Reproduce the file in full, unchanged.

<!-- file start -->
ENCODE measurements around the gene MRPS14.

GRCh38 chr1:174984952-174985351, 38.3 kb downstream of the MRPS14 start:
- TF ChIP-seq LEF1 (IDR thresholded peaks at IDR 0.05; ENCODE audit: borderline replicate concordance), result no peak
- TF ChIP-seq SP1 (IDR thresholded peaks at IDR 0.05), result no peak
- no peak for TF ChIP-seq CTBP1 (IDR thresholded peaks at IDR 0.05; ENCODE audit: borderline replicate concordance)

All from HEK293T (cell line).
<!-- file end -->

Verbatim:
ENCODE measurements around the gene MRPS14.

GRCh38 chr1:174984952-174985351, 38.3 kb downstream of the MRPS14 start:
- TF ChIP-seq LEF1 (IDR thresholded peaks at IDR 0.05; ENCODE audit: borderline replicate concordance), result no peak
- TF ChIP-seq SP1 (IDR thresholded peaks at IDR 0.05), result no peak
- no peak for TF ChIP-seq CTBP1 (IDR thresholded peaks at IDR 0.05; ENCODE audit: borderline replicate concordance)

All from HEK293T (cell line).